How to pick a harness

The best harness is an H-style harness.

Never use only a collar with a ferret. If you put it on tight enough that it can’t come off, then it’s way too tight. If it’s too tight, the collar can choke the ferret or wear off the fur and cause a skin infection. In severe cases, the collar may become embedded in the skin and require surgery. The only safe and effective item is a harness. Never leave the collar/harness on while the ferret is in the cage (it could get caught on something and choke the ferret) and always supervise a ferret wearing a harness. I don’t use harnesses for inside the house; I only use them for walking ferrets.

H-harness This is an example of a good harness. The straps are reasonably wide (not strings) to distribute the pressure. Ideally, the loop should come off the shoulders, but most companies put them halfway between the shoulders and the neck. If you find a harness that has the loop closer to one strap than the other, put it closer to the belly than the neck. Then when the ferret pulls, there isn’t as much pressure on the neck. Also, if you have a harness with a loop above the belly strap, you can “airlift” them without choking them if you run into danger while out walking.

Bad harness

Bad harness

Don’t waste your money buying one of these. They are made from some kind of material that is almost foam-like. It’s too big, very hot and isn’t secure. You can’t adjust it properly. Some ferrets may learn to walk in one, but most just wiggle right out.

A ferret harness must be tighter than you would make a dog harness. You make it tight enough that you can slip one finger under it. More than that, and they just shrug it off.

When you first put a harness on your ferret, if they aren’t used to it they will claim you have crippled them for life. Don’t believe it! They will act like their legs don’t work, alligator roll, back all around the room trying to get it off and basically act like you’re killing them. Take them to a room where they aren’t normally allowed to play. Shortly, their curiosity will get the better of them and they’ll just start walking.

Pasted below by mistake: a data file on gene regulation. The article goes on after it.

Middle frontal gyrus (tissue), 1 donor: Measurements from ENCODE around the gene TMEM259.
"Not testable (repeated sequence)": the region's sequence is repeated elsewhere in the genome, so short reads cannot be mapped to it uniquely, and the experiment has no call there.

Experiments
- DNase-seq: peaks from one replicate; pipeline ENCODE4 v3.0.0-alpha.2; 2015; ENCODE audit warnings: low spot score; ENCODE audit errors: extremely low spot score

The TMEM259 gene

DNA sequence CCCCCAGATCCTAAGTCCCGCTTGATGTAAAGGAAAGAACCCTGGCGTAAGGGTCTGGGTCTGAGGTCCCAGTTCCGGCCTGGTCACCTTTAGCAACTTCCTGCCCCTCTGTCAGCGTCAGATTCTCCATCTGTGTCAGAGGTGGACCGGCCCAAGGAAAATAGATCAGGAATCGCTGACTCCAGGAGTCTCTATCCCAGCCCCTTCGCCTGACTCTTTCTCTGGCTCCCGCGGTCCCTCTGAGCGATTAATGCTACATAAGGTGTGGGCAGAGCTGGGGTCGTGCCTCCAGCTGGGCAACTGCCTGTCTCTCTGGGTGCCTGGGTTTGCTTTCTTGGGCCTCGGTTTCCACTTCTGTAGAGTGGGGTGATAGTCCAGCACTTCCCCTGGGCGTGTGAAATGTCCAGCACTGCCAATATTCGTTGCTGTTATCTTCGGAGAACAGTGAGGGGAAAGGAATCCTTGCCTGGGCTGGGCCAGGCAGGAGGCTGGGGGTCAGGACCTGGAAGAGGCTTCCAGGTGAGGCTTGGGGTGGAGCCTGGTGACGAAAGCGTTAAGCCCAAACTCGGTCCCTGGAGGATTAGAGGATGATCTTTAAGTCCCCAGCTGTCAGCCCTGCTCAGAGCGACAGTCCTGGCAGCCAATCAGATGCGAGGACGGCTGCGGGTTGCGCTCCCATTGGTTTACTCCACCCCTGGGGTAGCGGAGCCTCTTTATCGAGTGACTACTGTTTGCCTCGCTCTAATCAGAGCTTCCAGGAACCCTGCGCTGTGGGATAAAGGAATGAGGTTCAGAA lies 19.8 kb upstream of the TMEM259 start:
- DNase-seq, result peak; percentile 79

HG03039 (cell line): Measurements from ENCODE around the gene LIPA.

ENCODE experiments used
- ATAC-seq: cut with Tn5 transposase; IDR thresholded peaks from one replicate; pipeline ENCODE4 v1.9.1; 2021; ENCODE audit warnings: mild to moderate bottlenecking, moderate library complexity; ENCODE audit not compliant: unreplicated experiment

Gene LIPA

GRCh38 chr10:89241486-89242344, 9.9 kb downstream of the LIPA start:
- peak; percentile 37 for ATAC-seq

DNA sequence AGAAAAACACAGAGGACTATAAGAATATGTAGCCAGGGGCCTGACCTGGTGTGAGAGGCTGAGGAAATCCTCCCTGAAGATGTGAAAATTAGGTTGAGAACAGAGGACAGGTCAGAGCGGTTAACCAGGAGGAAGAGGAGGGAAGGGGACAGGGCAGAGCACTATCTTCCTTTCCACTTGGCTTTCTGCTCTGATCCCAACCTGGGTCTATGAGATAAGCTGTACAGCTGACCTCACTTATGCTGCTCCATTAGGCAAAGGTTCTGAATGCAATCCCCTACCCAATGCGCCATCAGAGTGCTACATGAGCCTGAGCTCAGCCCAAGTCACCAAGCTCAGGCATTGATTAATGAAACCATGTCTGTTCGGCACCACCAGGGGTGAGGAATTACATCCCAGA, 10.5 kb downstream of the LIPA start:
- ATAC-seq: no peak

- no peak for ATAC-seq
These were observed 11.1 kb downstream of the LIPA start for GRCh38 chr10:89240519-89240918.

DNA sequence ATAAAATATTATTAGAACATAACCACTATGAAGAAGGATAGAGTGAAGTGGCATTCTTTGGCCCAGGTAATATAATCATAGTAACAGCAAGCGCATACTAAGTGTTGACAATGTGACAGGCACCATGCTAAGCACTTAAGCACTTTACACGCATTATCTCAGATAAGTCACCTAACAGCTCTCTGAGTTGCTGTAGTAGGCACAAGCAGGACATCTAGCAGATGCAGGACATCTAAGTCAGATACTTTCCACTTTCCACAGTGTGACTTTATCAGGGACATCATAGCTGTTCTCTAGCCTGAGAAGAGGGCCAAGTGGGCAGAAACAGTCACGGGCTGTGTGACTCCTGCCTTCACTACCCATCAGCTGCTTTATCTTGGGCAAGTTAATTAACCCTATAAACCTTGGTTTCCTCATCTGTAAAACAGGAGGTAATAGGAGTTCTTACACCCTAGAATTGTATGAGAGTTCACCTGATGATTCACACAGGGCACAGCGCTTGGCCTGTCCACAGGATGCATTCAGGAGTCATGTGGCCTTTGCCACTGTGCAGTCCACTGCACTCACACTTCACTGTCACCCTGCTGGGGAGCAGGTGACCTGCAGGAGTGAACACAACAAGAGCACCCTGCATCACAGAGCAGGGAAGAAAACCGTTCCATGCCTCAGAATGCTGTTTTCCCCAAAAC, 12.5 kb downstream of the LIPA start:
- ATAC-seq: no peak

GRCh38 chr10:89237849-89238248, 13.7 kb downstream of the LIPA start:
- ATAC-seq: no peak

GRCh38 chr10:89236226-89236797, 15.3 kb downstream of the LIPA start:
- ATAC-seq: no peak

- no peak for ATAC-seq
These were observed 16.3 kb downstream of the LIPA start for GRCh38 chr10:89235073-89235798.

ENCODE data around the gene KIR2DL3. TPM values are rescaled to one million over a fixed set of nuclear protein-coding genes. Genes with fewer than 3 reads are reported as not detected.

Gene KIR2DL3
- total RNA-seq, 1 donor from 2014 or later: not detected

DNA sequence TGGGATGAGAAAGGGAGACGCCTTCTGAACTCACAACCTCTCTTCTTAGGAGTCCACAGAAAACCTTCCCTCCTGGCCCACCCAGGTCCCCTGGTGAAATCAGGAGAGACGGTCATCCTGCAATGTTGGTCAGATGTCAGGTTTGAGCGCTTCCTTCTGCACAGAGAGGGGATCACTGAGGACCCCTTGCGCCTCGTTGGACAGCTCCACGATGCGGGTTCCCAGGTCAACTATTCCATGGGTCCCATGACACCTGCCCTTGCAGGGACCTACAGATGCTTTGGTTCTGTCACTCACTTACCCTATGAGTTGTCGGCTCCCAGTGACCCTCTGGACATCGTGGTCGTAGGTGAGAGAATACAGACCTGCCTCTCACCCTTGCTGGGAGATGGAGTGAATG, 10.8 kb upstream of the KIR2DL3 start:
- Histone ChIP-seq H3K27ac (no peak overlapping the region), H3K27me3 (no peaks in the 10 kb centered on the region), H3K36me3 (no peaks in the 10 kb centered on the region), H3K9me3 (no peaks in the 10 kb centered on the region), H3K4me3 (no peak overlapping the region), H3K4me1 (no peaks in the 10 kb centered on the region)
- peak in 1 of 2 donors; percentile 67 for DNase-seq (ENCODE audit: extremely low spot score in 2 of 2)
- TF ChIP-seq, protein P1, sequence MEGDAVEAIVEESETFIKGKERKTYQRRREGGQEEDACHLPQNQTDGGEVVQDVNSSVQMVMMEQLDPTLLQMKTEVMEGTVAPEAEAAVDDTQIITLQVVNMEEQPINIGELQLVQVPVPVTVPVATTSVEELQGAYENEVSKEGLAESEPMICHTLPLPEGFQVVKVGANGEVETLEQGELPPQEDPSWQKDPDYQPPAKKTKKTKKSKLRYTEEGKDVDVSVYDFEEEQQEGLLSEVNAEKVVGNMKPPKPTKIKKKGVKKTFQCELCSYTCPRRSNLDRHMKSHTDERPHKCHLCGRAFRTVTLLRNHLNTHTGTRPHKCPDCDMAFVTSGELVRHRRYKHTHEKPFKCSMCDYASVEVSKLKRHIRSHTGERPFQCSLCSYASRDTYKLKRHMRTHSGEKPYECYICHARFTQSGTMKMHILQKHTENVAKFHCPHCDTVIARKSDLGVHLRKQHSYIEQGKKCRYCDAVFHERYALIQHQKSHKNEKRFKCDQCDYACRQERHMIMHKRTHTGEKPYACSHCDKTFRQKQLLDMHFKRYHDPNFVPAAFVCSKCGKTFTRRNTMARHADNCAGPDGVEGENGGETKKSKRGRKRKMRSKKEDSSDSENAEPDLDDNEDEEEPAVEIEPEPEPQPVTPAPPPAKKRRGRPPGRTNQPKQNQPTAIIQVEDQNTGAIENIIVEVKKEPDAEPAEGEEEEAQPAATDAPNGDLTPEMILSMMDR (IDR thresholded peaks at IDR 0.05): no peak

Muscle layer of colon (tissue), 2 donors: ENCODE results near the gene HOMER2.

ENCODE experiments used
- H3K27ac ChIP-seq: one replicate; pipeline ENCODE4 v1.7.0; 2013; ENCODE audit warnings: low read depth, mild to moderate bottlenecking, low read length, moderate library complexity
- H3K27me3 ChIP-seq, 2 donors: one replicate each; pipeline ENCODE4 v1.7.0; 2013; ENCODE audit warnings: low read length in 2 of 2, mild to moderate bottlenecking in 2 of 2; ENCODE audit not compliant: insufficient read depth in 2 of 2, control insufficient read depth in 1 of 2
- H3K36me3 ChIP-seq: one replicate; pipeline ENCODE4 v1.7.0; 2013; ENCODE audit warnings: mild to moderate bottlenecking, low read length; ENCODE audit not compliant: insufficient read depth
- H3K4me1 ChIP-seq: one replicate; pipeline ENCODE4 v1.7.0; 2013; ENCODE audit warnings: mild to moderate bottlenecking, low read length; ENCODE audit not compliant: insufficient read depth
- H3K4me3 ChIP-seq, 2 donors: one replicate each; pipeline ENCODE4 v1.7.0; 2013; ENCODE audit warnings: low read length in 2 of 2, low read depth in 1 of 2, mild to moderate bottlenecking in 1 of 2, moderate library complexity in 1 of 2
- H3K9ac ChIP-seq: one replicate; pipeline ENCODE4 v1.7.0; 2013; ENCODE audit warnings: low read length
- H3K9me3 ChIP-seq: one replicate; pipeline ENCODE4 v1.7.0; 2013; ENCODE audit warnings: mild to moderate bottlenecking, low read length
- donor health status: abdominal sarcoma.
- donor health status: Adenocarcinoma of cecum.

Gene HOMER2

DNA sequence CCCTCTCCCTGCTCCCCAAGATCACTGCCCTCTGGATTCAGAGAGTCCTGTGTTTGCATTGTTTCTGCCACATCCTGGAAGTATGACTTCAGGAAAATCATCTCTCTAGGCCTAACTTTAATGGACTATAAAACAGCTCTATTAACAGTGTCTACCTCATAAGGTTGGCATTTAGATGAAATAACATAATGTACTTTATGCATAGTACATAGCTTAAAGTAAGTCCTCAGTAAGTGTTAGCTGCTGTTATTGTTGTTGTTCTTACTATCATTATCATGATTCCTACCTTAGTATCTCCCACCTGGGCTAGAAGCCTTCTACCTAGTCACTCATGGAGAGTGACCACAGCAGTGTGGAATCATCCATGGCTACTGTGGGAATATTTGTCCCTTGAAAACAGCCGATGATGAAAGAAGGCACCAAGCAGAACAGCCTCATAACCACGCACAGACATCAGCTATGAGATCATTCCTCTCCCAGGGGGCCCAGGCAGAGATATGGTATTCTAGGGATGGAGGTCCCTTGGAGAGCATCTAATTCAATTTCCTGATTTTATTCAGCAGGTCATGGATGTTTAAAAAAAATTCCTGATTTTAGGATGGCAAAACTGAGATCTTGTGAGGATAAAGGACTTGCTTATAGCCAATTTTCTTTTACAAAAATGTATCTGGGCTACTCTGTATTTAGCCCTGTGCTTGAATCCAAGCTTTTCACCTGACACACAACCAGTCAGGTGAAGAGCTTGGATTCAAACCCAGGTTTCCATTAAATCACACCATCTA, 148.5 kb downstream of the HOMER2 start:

Good harness

Good harness

This is an example of a good harness. They’re called an “H-harness” because when viewed from the top, it looks like the letter “H”. If your ferret is an extreme escape artist and still gets out of this, add a strap under the belly (from the bottom of the neck loop to the bottom of the belly loop). That usually will keep them in.

Some very tiny females are too small for most harnesses. In that case, you’ll have to shorten the straps a bit. I pinch up a bit of the strap and sew it (making a loop that sticks out on the outside of the harness). Then I sew that flat so it doesn’t look stupid. That will allow you to tighten it enough to keep your wily little girl safe.

Always test the harness and leash inside first. You don’t want to discover it’s too loose while you’re outside!

Even better if available

Even better if available

This is a harness for a cat or dog. If you could find one small enough, this would be ideal. The leash loop comes off the belly strap and there is an extra strap underneath. If you do find one like this small enough for a ferret, please let me know!

There used to be a nice product called the Premier Ferret Fun 5-in-1 Ferret Harness/Leash. They discontinued the item! If you find one, buy it, because they aren’t made anymore.

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